about 11,000 new digital radios
has been approved by the govern-
The initiative was among three
major Defence projects announced
by Defence Minister Stephen Smith
and Defence Materiel Minister
Jason Clare on November 28.
Mr Smith said this brought to
35 the number of approvals for
major projects in 2011, worth a
total of around $6 billion.
The other two projects to
receive first-pass approval were
the lead-in fighter capability assur-
ance program, which will provide
enhanced training systems for Air
Force pilots, and a new fixed-site
air traffic management and control
system, which will replace existing
radars and command and control
The combined projects are
expected to cost about $1.2 billion
The 11,000 digital combat net
radios to be delivered under Phase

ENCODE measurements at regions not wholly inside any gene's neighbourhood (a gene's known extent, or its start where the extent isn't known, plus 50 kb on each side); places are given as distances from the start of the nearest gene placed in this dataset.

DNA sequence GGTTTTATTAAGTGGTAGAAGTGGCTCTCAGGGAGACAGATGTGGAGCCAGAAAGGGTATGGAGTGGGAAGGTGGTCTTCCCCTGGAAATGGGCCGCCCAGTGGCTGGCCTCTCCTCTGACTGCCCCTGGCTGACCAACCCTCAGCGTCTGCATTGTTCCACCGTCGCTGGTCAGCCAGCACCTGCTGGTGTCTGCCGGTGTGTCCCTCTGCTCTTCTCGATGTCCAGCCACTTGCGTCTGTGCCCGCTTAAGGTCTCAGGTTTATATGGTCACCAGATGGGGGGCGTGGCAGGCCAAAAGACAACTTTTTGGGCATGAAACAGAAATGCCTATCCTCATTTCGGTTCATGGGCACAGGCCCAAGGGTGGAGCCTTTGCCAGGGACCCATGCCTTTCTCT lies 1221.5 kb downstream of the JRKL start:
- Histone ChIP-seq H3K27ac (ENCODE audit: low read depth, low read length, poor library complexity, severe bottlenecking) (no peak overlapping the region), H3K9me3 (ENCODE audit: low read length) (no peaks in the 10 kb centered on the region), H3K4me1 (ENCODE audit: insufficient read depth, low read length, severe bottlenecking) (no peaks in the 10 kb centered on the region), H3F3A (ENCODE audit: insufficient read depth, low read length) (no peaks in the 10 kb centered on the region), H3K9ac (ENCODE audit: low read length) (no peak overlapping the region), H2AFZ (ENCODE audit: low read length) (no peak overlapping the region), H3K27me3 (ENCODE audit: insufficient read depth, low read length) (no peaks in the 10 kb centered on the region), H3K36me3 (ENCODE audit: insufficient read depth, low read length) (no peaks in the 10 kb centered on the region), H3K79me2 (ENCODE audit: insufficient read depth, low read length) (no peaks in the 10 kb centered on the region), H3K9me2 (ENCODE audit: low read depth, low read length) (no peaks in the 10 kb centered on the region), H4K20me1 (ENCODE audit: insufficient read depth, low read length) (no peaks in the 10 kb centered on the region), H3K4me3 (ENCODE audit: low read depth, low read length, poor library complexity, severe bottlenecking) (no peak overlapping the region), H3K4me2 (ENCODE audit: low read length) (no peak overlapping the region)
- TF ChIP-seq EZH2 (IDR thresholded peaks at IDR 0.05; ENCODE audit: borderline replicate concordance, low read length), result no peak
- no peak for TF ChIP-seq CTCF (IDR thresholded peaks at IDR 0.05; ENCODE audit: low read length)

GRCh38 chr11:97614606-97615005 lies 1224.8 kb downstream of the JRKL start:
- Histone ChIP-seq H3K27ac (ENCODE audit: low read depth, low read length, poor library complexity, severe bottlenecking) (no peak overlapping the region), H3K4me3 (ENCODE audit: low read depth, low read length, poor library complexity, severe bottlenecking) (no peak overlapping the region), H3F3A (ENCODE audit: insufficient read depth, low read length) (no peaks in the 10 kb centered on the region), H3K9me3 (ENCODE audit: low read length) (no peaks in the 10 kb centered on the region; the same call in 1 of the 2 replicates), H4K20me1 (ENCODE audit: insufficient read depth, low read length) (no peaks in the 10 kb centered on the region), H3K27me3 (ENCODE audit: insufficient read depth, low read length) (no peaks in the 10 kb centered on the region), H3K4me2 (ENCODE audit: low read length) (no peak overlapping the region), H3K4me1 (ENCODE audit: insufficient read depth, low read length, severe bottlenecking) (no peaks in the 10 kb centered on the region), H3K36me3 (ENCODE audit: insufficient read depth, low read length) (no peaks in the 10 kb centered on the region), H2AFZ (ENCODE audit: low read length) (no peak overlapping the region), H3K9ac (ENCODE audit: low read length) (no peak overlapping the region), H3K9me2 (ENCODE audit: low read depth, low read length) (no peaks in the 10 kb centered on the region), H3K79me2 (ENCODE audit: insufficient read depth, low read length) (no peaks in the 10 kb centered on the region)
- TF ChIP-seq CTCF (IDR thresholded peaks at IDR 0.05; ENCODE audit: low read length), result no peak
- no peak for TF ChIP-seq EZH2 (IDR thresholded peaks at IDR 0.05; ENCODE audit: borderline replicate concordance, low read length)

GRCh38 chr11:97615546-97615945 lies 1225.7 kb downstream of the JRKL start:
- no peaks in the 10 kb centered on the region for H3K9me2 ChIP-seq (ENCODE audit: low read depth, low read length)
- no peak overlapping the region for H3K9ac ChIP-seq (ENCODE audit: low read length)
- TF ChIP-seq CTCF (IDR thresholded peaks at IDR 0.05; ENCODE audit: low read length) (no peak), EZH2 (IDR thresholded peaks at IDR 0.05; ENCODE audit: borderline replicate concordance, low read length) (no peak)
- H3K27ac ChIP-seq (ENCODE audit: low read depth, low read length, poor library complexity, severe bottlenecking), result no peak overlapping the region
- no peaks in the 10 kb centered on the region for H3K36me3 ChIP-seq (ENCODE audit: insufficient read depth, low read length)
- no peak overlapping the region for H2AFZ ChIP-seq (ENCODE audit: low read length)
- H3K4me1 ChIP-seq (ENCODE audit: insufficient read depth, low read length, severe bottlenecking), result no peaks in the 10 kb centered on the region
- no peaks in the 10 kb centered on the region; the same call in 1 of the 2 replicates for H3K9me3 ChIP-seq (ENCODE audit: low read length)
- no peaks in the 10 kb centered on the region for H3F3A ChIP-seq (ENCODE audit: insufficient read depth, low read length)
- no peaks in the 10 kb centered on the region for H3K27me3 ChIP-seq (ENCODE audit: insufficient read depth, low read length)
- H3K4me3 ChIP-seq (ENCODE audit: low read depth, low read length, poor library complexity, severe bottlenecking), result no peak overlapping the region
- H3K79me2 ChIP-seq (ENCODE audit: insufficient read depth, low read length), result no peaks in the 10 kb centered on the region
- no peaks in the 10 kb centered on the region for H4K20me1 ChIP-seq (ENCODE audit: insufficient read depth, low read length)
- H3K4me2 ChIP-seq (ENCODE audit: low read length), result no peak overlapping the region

2A of Joint Project 2072 will
replace existing analogue equip-
ment and build on Phase 1 of the
project, which started in 2009.
The Phase 1 contractor, Harris
Corporation, will be engaged to
provide the Phase 2A radios.
While several major projects
remain on track, the Multi Role
Helicopter (MRH-90) project
has been added to the Projects of
Mr Smith and Mr Clare pro-
vided an update to the list at Fleet
Base East on November 28.
Mr Smith said the MRH-90 pro-
ject would provide Army and Navy
with 46 new helicopters to replace
some Black Hawks and Sea Kings.
"The project is running late, pri-
marily due to issues affecting the
aircraft," he said.
The project has suffered two
years of delays to date and may be
Mr Clare said the MRH pro-
ject had encountered a number of
significant technical issues, which
triggered early indicators and
warning thresholds for schedule
and contractor performance.
To manage any capability gap
with the retirement of the Navy's
Sea King helicopters this month,
the Navy will generate an addition-
al short-term Sea Hawk flight.
The Army's Black Hawk fleet
will also be extended to cover the
capability gap in the short term.
Mr Smith said this year four
projects had been removed from
the Projects of Concern list, three
through remediation and one